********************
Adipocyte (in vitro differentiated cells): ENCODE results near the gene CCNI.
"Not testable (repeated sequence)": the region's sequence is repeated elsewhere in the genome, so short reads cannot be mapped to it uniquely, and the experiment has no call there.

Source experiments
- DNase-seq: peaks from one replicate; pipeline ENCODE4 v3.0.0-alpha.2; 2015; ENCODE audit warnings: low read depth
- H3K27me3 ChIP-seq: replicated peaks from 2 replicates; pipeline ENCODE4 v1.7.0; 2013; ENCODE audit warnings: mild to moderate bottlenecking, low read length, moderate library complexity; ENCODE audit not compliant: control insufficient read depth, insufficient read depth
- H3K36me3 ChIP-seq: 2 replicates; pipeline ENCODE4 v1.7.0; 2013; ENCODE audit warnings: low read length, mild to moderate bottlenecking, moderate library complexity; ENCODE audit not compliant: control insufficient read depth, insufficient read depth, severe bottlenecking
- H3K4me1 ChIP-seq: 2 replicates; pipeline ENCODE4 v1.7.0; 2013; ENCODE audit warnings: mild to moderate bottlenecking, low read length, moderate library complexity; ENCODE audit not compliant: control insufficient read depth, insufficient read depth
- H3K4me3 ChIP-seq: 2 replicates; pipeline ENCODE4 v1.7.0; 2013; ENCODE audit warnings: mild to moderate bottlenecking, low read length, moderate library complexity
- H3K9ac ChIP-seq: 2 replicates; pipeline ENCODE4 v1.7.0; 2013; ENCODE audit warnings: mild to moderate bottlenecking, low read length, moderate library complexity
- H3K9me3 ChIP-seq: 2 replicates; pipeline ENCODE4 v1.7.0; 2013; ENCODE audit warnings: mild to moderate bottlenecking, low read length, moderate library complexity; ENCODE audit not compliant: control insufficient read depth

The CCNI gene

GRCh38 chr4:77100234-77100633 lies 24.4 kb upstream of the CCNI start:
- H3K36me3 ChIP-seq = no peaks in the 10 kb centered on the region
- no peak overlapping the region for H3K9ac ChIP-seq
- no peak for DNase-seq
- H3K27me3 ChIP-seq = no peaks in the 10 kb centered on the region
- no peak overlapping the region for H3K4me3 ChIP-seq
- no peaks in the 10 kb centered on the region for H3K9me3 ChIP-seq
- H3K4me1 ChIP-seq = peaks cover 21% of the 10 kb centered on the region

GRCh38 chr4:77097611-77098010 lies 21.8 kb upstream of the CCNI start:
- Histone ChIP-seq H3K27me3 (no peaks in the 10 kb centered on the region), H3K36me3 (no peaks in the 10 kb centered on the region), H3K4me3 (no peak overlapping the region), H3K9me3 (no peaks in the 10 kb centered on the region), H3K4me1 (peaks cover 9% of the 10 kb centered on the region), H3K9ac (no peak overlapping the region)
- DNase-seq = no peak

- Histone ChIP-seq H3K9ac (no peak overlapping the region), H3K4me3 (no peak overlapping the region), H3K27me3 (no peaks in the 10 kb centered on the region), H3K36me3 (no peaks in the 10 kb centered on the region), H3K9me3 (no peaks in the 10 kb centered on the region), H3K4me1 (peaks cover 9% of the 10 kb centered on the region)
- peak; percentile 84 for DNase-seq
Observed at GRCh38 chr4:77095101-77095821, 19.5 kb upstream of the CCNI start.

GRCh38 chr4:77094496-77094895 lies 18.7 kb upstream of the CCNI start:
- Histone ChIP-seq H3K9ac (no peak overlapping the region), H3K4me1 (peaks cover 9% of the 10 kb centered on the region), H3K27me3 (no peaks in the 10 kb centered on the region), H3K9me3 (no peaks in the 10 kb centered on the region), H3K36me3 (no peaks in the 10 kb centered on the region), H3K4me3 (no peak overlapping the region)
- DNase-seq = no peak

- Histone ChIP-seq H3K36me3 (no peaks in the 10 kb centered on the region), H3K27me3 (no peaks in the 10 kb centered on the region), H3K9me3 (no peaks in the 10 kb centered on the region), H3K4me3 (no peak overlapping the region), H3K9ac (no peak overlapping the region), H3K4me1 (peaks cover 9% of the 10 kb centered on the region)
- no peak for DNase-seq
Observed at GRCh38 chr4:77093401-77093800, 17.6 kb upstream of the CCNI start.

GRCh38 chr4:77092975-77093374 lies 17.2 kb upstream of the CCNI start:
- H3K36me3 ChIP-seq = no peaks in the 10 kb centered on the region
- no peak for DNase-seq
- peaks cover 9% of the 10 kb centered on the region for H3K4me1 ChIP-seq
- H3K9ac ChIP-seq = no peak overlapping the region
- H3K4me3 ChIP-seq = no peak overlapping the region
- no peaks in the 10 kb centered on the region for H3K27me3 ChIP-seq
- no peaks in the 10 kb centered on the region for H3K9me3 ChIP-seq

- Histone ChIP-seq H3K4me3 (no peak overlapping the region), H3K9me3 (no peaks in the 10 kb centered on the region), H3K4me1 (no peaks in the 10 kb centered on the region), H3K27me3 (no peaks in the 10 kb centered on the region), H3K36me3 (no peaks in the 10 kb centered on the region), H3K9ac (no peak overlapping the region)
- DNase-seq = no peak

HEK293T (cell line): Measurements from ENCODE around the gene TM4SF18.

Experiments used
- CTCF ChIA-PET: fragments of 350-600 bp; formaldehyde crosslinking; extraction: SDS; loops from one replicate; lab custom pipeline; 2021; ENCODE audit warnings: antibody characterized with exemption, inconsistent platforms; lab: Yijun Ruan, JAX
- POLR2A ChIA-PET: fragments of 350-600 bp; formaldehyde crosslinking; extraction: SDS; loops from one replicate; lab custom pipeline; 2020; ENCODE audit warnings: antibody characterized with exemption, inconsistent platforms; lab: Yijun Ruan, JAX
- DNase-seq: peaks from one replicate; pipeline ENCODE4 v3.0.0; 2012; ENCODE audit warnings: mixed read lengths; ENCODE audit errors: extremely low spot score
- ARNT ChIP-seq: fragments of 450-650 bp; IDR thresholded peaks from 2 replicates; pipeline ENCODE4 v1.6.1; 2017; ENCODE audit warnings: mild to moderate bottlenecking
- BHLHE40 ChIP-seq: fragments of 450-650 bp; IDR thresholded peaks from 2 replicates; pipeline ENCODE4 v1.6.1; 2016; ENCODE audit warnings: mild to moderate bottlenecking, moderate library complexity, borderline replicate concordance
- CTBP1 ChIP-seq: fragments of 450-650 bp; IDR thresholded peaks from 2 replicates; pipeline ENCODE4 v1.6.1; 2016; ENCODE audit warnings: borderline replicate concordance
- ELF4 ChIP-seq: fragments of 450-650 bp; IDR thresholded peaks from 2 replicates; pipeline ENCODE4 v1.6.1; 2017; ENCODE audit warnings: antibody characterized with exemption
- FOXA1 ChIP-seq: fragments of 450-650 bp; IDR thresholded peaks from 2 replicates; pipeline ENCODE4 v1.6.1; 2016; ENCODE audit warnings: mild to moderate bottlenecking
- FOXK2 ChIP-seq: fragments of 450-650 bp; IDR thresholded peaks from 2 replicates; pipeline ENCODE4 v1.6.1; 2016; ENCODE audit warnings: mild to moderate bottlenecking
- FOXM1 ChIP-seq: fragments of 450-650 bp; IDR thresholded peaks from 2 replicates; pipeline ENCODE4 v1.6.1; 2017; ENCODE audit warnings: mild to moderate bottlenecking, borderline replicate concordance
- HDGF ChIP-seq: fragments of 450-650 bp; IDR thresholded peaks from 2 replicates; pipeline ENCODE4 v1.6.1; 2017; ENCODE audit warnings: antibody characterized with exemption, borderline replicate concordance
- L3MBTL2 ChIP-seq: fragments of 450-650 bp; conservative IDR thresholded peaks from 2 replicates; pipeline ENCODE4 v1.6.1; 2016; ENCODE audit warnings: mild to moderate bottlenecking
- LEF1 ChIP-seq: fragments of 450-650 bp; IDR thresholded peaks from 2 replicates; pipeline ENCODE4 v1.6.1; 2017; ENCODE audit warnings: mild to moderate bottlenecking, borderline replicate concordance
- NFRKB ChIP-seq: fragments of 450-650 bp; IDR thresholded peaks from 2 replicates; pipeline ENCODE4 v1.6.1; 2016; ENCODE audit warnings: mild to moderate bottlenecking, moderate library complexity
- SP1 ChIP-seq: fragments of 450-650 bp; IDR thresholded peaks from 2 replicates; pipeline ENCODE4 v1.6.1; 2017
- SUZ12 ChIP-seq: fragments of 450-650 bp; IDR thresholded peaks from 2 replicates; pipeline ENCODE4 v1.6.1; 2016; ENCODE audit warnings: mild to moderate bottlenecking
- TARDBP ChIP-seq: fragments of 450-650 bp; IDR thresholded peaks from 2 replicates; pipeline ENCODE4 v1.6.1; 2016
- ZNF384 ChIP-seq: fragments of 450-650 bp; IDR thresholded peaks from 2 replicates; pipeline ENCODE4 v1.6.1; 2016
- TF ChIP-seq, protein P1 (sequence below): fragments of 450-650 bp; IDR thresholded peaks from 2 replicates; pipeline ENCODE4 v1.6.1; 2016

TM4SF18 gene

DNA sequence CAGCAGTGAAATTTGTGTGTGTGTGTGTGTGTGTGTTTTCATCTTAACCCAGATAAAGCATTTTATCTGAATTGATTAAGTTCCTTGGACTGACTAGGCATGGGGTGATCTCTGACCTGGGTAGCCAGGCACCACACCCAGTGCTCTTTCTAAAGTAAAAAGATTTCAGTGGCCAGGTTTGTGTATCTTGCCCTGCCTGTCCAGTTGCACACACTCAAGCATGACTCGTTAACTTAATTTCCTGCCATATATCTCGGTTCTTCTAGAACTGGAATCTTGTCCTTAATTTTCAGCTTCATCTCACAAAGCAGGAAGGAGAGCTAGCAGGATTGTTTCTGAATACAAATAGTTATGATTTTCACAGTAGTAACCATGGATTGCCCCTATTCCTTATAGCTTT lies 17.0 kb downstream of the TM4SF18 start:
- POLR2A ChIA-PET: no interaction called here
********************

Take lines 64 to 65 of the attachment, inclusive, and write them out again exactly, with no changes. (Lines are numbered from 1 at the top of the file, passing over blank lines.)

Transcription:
DNA sequence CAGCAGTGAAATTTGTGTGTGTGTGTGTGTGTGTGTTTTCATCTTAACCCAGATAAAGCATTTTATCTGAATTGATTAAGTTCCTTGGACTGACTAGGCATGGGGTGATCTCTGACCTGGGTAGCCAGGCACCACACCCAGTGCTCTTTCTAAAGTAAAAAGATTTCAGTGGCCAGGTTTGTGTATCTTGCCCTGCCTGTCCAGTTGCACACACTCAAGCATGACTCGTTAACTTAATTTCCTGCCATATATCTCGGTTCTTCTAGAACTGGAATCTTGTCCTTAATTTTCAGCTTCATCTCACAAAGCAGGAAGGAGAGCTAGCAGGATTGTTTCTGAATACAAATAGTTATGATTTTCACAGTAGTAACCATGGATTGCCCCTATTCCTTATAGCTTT lies 17.0 kb downstream of the TM4SF18 start:
- POLR2A ChIA-PET: no interaction called here